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Archaeologia Cantiana Vol. 14 -1882  page 13
                                            
THE FAMILY OF GUILDEFORD By the Rev. Canon R. C. Jenkins   Continued

observed that the only blot on the character of our great reformer, Ridley, is his sermon at St. Paul's in vindication of Queen Jane's title, as she was then called. It is said that Queen Mary was greatly opposed to her death; and that Judge Morgan, who had pronounced the sentence, soon after went mad, and in all his ravings still called to take away the Lady Jane from him.
   The effect of these successive calamities, upon the mind of the good and innocent Duchess, may be well imagined, but can be ill indeed described.
   "She was, indeed" (as Lysons observes, after his description of her monument in the Church of Chelsea), "a singular instance of the vicissitudes of fortune. Having been the wife of one of the greatest men of that age, she lived to see her husband lose his life upon the scaffold; to see one son share his father's fate, and another escape it only by dying in prison; and the rest of her children living but by permission. Amidst this distress, which was heightened by the confiscation of her property, she displayed great firmness of mind, though left destitute of fortune and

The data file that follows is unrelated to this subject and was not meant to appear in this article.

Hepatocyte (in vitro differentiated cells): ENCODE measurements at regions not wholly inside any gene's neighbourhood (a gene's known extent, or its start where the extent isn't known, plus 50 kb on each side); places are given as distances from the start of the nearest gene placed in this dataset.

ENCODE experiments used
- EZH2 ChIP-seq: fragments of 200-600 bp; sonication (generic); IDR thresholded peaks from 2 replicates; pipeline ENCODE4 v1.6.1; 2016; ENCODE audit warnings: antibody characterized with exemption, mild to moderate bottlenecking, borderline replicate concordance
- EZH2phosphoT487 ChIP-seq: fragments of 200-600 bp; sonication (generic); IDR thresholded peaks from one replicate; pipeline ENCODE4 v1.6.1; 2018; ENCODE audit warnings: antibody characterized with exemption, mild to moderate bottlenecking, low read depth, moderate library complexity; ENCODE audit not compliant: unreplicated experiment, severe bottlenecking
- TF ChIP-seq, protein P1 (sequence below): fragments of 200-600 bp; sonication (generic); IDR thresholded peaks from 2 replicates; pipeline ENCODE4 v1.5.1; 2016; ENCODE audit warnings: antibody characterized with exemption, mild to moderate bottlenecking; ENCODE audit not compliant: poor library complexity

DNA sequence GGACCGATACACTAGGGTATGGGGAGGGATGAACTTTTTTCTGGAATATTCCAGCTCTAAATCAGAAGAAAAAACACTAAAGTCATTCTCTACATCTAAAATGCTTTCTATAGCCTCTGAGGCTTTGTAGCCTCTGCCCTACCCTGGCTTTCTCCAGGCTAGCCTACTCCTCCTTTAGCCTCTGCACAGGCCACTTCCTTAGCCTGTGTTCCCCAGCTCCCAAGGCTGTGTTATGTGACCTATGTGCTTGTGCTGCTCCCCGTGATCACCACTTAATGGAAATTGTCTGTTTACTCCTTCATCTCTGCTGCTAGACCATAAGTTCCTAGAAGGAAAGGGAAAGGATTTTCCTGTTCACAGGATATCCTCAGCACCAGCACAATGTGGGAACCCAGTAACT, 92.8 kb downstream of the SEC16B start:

friends, till the arrival of some of the nobility from the Spanish Court, who interested themselves so warmly in her favour that they prevailed upon the Queen to reinstate her in some of her former possessions; and she conducted herself with such wisdom and prudence as enabled her to restore her overthrown house, even in a reign of cruelty and tyranny. Her surviving progeny were no less remarkable for their prosperity, than their brethren were for their misfortunes. Ambrose was restored to the title of Earl of Warwick, and enjoyed many other honours and preferments; Robert was created Earl of Leicester, and became one of Queen Elizabeth's prime ministers, and her daughter, Mary was the mother of Sir Philip Sydney." *
   As the Duchess died in 1555, in the second year of Mary, she had but little time to set her house in order; far less to rebuild it. The co-operation of the great Spanish nobles, whose advent preceded so naturally the marriage of the Queen, might have been
   * Lyson's Environs of London, under Chelsea, p. 64.

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